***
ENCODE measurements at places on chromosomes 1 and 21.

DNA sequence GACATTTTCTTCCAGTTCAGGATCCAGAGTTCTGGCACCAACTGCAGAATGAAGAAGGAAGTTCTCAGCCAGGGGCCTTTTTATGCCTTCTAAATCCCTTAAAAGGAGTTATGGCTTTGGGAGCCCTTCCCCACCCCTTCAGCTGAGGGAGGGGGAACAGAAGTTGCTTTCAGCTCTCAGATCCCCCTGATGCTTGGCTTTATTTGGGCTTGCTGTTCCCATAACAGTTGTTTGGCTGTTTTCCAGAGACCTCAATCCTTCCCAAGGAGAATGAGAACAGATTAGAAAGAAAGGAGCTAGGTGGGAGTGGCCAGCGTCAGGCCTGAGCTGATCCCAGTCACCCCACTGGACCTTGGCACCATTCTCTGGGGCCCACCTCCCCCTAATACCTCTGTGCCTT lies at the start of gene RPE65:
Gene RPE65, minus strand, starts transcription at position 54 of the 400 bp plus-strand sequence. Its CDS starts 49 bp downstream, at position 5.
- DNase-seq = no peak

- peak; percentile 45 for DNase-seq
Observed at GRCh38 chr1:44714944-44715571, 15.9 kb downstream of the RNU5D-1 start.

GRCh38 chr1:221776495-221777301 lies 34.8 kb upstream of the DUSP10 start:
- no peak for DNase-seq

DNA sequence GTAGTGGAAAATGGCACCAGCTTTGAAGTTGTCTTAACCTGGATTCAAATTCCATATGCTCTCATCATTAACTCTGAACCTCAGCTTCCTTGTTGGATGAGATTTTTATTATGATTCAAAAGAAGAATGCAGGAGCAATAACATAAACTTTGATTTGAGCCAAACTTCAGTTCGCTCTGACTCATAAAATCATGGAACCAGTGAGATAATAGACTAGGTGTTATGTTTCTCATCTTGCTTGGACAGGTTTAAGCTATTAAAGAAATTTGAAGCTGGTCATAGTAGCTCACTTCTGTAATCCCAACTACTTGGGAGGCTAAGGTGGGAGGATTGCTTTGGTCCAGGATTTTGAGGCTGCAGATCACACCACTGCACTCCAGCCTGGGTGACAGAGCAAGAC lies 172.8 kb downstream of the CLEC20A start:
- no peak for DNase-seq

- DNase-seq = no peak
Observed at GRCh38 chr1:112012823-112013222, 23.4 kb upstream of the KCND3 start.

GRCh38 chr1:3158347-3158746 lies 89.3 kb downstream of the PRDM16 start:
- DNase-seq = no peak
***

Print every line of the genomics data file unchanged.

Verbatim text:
ENCODE measurements at places on chromosomes 1 and 21.

DNA sequence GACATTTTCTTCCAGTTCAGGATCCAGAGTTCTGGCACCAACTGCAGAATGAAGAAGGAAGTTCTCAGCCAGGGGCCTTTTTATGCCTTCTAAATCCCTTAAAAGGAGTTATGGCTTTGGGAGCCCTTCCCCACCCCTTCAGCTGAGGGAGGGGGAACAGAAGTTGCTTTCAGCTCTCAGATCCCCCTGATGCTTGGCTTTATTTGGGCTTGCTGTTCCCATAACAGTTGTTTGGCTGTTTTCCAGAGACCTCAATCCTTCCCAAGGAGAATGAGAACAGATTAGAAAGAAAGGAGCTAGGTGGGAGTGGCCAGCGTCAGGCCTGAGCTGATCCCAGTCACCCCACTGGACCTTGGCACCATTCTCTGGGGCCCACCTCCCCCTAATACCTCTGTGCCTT lies at the start of gene RPE65:
Gene RPE65, minus strand, starts transcription at position 54 of the 400 bp plus-strand sequence. Its CDS starts 49 bp downstream, at position 5.
- DNase-seq = no peak

- peak; percentile 45 for DNase-seq
Observed at GRCh38 chr1:44714944-44715571, 15.9 kb downstream of the RNU5D-1 start.

GRCh38 chr1:221776495-221777301 lies 34.8 kb upstream of the DUSP10 start:
- no peak for DNase-seq

DNA sequence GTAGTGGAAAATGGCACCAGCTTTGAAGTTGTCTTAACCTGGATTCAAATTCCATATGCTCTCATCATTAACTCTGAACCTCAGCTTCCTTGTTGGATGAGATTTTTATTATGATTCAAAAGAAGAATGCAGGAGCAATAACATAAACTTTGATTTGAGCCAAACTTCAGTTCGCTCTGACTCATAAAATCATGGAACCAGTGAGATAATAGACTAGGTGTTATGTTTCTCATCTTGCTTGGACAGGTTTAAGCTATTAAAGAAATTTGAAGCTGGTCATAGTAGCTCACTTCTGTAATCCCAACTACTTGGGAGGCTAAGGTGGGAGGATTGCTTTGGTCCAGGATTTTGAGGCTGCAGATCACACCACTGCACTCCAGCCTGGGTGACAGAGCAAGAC lies 172.8 kb downstream of the CLEC20A start:
- no peak for DNase-seq

- DNase-seq = no peak
Observed at GRCh38 chr1:112012823-112013222, 23.4 kb upstream of the KCND3 start.

GRCh38 chr1:3158347-3158746 lies 89.3 kb downstream of the PRDM16 start:
- DNase-seq = no peak